In my Sunset Boulevard experience, I identify at times with Norma, with Joe and with the camera (along with other less specific partial identifications such as the American landscape, road movies and so on) but my reverie is easily interrupted by everyday life because it is only partial (and transitive). I know that I am not Norma, that I am not a camera, and I already knew that I was unlikely to find or see anything that I sought, not anything concrete that is. I am not exactly sure what prompted me to chase celluloid shadows through a Hollywood landscape, but I had allowed myself to over-identify with Norma, or with this movie as an accumulation of other movies, my over- identification edged knowingly towards the hysterical. Fast cut to the clear blue skies and sunshine of Santa Monica and Norma was, of course, nowhere to be seen. There was just me, sitting in my car feeling foolish, but still feeling as if I had lost something. 10
1 Sunset Blvd, film directed by Billy Wilder, 1950. Starring Gloria Swanson as Norma Desmond and William Holden as Joe Gillis. Writers Charles Brackett and Billy Wilder. Paramount Pictures.
2 I’m not suggesting here that the American landscape is neutral, or even a universal given, rather that the continual stream of imagery set in America has created, in my imagination, a generic American place in which my own (filmic) fantasies begin.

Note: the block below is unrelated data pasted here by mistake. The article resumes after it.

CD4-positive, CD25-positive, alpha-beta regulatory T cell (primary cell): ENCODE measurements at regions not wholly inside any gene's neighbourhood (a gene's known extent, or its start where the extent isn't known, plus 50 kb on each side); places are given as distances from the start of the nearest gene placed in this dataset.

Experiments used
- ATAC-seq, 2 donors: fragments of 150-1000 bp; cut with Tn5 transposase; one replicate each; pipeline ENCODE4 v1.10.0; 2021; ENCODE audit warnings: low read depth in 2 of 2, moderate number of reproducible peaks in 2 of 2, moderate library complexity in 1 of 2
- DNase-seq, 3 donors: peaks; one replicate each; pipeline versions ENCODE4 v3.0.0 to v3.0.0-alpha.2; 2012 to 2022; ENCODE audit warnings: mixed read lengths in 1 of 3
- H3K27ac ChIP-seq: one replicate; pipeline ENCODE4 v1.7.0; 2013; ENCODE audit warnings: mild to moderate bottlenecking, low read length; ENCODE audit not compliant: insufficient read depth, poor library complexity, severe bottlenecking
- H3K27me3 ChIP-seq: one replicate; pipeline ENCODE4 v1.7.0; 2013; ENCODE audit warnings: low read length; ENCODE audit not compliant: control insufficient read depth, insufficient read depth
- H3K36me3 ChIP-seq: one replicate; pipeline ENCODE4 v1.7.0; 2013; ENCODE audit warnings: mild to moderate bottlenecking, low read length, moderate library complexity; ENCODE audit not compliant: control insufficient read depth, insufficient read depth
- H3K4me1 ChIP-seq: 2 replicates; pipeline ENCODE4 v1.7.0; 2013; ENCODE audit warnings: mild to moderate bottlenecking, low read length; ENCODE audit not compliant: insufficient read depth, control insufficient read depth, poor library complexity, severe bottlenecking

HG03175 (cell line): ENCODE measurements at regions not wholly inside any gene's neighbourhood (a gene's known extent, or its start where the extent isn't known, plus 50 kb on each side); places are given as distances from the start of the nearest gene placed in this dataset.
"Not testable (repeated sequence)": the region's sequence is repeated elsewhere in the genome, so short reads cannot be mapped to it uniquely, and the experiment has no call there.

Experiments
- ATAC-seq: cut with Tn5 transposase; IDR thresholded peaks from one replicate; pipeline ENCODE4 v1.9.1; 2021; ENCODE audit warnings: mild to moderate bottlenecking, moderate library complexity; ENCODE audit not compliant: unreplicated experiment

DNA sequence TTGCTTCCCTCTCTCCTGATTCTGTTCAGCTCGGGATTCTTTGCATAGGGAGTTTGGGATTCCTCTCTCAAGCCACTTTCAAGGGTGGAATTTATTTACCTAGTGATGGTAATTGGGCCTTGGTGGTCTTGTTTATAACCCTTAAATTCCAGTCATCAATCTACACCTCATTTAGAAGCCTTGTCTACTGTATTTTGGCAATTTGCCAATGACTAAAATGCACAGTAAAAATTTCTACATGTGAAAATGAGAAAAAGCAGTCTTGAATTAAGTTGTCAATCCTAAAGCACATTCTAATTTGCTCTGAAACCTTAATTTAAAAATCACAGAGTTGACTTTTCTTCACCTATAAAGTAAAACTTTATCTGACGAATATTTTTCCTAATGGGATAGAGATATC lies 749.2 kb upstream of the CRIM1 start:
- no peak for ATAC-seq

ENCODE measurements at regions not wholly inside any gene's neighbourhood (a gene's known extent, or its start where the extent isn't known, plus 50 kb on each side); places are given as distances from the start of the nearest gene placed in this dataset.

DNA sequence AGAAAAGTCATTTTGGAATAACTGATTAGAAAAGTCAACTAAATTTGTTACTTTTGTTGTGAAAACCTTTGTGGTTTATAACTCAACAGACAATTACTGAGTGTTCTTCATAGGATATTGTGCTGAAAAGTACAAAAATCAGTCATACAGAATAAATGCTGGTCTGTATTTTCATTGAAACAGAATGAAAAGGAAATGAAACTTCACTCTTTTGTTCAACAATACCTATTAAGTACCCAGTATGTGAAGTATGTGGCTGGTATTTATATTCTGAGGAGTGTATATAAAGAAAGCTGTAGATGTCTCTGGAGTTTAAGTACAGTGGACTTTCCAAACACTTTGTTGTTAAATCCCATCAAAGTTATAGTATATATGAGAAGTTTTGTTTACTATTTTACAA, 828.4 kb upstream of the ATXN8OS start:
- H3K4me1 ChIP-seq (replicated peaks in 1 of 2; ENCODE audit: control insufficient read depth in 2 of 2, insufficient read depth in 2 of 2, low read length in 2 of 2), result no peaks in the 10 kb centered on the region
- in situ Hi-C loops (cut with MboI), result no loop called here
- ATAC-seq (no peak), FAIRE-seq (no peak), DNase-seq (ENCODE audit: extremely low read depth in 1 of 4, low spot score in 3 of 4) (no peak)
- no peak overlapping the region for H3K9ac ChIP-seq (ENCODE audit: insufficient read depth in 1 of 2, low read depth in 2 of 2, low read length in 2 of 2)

3 The shock I speak of was a subliminal one, registered through a mild but perpetual sense of queasiness. However it was not unpleasant.
4 Otto Fenichel, born 39 years a er Freud, was part of the third generation of psychoanalysists (born in 1890’s and 1900’s) and like Freud he was forced to flee from Nazi Germany during the Second World War. He wrote a comprehensive textbook on psychoanalysis, still considered to be a reliable benchmark for classical psychoanalytic terminology and ideas. For my purposes, his work on the scoptophilic instinct and incorporation is most pertinent as I am seeking a classical psychoanalytic perspective. He draws on Sandor Ferenczi’s (an earlier, pioneer psychoanalyst) work on introjection.
5 The address given in the movie is 10,086 Sunset Boulevard. In fact, the house used for the exterior shots was the John Paul Getty mansion on Wilshire Blvd. Sadly, it was torn down in the late 1950’s and is now a gas station.